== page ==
Published in Journal of Ultrasound Medicine, 2010
Authors: Srikar Adhikari, MD, RDMS, Michael Blaivas, MD, RDMS
This week I am going to discuss this article instead of an ultrasound case from the ED. I thought the article was interesting and has important clinical significance. Please view the article for associated pictures and figures. -Christina Natoli, PA Fellow
The purpose of this study was to determine the utility of bedside sonography to differentiate soft tissue abnormalities from joint effusions. Musculoskeletal complaints are very common in emergency departments making up 13.8% of 110 million ED visits in 2004. The differential diagnosis of joint effusions is very diverse including arthritis (septic, osteoarthritis, rheumatoid), hemarthosis, bursitis cellulites, abscesses and hematoma, many of which require different management. Traditionally, ED physicians have relied on joint aspiration to identify the presence or absence of an effusion; however, this approach is very invasive. The use of bedside ultrasound can aide in deciding whether aspiration needs to be done, to request additional diagnostic imaging or consultation or to manage with conservative measures.
This article is a retrospective review of patients presenting with pain, erythema or swollen join over a 1 year period at 2 urban EDs. Scans were only done by 4 ultrasound credentialed ED physicians. All patients in the study underwent a physical exam before the sonogram and then the sono was performed by ED physician sonologists who were not involved in the clinical management of the patient. The effect on the management plan was recorded as: no effect, a new aspiration procedure, or elimination of an aspiration procedure. The sonographic protocol included scanning the symptomatic joint and surrounding soft tissue in 2 planes. To differentiate an effusion from cartilage, graded compression was used and the anechoic area was followed along the entire length of the bone. The contralateral joint was also viewed for comparison. Continuous data are presented as means with SDs and dichotomous data are presented as percent frequencies of occurrence with 95% confidence intervals. Statistical level of significance used was P < .05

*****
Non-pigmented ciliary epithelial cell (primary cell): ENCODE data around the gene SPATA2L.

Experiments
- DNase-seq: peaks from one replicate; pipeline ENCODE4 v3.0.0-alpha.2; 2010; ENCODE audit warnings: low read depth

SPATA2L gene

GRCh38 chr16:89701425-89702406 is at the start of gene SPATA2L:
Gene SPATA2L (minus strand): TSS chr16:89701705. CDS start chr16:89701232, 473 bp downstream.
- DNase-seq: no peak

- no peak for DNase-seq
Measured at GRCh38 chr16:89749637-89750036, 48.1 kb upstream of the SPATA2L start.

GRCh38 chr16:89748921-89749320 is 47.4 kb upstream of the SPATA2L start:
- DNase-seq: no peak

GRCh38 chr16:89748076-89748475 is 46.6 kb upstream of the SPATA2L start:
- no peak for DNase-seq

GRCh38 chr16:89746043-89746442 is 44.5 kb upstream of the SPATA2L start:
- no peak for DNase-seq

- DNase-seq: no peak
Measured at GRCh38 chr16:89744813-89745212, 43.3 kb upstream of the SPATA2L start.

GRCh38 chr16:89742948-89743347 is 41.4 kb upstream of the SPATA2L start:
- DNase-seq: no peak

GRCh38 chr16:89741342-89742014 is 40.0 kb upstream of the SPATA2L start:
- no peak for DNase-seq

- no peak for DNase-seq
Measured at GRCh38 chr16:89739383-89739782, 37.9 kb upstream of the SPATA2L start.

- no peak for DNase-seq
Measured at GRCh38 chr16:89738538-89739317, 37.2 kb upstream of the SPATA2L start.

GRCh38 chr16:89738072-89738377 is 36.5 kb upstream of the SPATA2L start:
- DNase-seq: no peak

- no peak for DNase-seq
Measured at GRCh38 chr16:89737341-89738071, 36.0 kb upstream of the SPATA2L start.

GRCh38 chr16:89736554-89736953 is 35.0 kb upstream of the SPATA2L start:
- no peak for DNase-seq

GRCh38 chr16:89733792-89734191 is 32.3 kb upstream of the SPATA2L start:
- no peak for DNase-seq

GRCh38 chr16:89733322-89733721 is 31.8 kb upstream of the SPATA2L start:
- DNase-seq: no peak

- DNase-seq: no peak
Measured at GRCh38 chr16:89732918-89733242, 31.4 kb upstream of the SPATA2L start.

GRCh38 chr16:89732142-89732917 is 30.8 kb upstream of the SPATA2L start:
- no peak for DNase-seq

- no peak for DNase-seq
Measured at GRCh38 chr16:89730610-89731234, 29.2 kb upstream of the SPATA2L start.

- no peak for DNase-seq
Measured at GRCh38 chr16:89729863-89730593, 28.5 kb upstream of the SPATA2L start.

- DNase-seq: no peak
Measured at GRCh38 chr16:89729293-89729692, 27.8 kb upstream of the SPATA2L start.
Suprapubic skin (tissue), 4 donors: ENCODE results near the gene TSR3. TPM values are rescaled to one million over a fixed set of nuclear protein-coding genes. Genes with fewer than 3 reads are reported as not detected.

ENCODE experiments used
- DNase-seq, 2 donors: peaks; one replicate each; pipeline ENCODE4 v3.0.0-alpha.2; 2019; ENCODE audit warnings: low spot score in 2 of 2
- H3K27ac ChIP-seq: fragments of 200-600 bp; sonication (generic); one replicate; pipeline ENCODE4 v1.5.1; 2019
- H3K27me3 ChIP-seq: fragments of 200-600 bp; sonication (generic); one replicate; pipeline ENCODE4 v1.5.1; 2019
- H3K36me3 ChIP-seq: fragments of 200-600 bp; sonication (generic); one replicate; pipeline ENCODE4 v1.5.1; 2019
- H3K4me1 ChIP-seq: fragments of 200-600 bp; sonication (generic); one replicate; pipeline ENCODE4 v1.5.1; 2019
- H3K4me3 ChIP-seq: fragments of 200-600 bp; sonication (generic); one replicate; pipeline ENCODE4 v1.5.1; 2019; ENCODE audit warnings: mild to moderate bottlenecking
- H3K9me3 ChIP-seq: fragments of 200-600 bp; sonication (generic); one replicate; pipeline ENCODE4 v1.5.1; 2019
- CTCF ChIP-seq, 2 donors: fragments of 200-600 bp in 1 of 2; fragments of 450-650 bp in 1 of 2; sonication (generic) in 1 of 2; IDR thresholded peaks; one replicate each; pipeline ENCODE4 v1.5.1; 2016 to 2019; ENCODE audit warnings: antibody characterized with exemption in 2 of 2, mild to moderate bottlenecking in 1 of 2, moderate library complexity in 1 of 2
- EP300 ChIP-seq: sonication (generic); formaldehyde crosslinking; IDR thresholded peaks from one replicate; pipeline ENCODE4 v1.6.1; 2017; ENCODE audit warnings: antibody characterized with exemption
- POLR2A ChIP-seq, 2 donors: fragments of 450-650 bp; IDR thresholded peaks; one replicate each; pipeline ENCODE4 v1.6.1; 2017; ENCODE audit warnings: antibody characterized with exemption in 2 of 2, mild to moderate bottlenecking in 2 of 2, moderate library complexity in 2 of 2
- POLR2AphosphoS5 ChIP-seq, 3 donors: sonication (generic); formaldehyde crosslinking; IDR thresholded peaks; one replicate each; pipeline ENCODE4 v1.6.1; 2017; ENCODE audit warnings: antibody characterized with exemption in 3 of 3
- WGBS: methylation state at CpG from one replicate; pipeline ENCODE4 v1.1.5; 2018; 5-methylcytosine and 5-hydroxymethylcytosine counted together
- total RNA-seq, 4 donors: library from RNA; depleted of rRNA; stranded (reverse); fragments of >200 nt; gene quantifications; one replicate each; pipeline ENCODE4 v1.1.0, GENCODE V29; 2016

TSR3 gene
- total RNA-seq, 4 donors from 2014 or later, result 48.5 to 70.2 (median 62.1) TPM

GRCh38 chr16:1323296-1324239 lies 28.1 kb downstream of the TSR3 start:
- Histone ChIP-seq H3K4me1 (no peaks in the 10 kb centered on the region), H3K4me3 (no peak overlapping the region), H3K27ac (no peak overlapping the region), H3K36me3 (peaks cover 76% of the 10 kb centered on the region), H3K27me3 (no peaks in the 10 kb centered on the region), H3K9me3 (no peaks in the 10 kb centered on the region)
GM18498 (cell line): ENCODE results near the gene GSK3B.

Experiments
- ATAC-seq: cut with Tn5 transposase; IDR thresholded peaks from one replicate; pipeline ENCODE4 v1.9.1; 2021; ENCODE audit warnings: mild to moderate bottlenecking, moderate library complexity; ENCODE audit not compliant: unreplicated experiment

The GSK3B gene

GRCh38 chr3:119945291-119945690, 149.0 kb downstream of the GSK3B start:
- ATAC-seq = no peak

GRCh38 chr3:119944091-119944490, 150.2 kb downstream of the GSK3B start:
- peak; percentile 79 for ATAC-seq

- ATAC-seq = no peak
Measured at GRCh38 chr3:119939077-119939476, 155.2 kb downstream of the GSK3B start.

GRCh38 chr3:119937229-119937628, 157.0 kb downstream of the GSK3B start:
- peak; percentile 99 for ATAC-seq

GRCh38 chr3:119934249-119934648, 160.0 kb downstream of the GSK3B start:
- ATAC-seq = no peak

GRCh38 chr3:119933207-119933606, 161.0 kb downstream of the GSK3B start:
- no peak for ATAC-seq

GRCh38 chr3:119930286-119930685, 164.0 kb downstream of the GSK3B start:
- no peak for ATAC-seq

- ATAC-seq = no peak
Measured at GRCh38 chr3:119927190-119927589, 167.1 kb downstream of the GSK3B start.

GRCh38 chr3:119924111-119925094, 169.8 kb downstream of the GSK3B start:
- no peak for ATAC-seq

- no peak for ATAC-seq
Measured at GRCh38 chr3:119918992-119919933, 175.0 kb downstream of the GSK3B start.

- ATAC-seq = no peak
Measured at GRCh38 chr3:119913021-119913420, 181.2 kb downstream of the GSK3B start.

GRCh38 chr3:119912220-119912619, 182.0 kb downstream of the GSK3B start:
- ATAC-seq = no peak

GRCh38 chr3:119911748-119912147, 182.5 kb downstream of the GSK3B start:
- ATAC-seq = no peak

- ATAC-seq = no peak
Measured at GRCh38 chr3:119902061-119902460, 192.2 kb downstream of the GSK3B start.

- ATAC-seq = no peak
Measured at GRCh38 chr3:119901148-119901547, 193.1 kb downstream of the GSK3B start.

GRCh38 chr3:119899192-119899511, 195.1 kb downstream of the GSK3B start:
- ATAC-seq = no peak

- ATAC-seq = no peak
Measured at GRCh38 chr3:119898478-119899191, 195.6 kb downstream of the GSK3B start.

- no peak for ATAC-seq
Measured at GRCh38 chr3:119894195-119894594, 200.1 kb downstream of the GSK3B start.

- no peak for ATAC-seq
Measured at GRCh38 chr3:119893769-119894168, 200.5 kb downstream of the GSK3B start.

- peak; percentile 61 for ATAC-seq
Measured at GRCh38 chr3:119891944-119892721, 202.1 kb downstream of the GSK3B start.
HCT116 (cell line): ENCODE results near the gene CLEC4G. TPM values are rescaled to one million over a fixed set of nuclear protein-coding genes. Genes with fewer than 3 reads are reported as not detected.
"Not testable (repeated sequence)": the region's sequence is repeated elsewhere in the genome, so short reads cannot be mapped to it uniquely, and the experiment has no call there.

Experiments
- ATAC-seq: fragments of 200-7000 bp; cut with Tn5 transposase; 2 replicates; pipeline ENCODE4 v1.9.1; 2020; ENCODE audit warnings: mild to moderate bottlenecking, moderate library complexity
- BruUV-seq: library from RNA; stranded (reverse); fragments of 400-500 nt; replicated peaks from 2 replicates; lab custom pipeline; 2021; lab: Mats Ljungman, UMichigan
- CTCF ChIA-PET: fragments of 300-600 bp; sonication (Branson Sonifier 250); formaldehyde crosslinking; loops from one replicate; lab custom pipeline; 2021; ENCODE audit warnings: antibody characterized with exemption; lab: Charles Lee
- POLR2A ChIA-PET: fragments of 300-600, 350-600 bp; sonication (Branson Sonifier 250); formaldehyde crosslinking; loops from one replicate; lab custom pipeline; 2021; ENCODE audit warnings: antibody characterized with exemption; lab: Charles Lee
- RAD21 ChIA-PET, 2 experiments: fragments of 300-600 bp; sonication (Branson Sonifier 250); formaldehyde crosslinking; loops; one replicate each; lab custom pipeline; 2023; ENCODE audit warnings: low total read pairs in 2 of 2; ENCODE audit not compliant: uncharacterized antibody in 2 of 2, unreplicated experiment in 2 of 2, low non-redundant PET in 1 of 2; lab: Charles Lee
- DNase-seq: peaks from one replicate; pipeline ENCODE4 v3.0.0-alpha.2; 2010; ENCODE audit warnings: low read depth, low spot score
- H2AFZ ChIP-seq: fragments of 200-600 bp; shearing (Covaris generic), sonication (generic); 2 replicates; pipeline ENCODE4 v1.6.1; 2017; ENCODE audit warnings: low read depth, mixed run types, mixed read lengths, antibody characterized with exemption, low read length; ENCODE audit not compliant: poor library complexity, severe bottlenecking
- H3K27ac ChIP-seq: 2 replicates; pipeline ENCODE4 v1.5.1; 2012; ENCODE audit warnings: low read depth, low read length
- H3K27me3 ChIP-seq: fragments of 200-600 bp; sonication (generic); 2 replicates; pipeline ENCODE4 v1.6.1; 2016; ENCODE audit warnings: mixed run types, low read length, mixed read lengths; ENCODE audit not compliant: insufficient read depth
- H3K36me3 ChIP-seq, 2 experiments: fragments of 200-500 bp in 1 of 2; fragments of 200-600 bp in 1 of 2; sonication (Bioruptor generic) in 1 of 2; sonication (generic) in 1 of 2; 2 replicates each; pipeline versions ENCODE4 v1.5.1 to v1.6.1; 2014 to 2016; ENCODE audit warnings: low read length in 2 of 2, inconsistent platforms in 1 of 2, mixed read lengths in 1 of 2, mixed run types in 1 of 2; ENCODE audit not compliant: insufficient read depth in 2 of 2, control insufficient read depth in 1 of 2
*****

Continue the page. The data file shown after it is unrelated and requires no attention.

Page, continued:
Total of 54 patients were identified over a 1 year period. 22/54 of patients had joint effusions via ultrasound. In total, sonography altered management in 35/54 patients. To break down the alteration in management specifically: joint aspiration was planned in 39/54 cases before ultrasound; however, after ultrasound only 20 of these underwent joint aspiration, and in the group where the ED physician believed a joint aspiration needed to be done, sonography changed the management in 27/39 cases. There was statistically significant difference in treatment plans after ultrasound.
This study shows that sonography can alter the treatment of patients significantly. More than 50% of joint aspirations were avoided in the study group. Also, ultrasound detected joint effusions in approximately 50% of patients in whom aspiration was not planned by the treated ED physician.
- Retrospective study
- No protocol for ultrasound evaluation
- The presence or absence of an effusion in ultrasound was not confirmed by another imaging study or joint aspiration in all cases.
- Selection bias - not all patients with red, swollen joints where part of the study if the ultrasound physician was not on duty.
- Small sample size
Key points from the article:
- Differential diagnosis of a swollen painful joint is extensive including septic arthritis, crystal arthropathy, hemarthosis, cellulitis, abscesses, hematoma which all require different management and plans.
- Clinical criteria alone is not adequate in differentiating these conditions.
- Ultrasound is rapid, sensitive, portable, noninvasive
- Ultrasound is important to aid in fluid aspiration and to avoid injury to surrounding structures
- By distinguishing soft tissue abnormalities from joint effusions, a substantial number of potentially traumatic and unnecessary aspiration attempts can be eliminated
- Ultrasound findings can expedite the diagnosis and management of septic arthritis.